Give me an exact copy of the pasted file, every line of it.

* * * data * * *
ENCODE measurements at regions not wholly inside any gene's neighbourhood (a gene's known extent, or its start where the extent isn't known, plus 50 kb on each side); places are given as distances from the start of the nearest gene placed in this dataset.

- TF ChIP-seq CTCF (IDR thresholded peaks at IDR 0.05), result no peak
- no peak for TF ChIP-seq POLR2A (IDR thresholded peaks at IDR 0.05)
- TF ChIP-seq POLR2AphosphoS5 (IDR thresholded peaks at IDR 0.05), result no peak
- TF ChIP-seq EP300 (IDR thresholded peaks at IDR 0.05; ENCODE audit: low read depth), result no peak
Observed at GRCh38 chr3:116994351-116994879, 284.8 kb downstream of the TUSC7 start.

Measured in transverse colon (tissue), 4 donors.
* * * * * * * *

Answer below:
ENCODE measurements at regions not wholly inside any gene's neighbourhood (a gene's known extent, or its start where the extent isn't known, plus 50 kb on each side); places are given as distances from the start of the nearest gene placed in this dataset.

- TF ChIP-seq CTCF (IDR thresholded peaks at IDR 0.05), result no peak
- no peak for TF ChIP-seq POLR2A (IDR thresholded peaks at IDR 0.05)
- TF ChIP-seq POLR2AphosphoS5 (IDR thresholded peaks at IDR 0.05), result no peak
- TF ChIP-seq EP300 (IDR thresholded peaks at IDR 0.05; ENCODE audit: low read depth), result no peak
Observed at GRCh38 chr3:116994351-116994879, 284.8 kb downstream of the TUSC7 start.

Measured in transverse colon (tissue), 4 donors.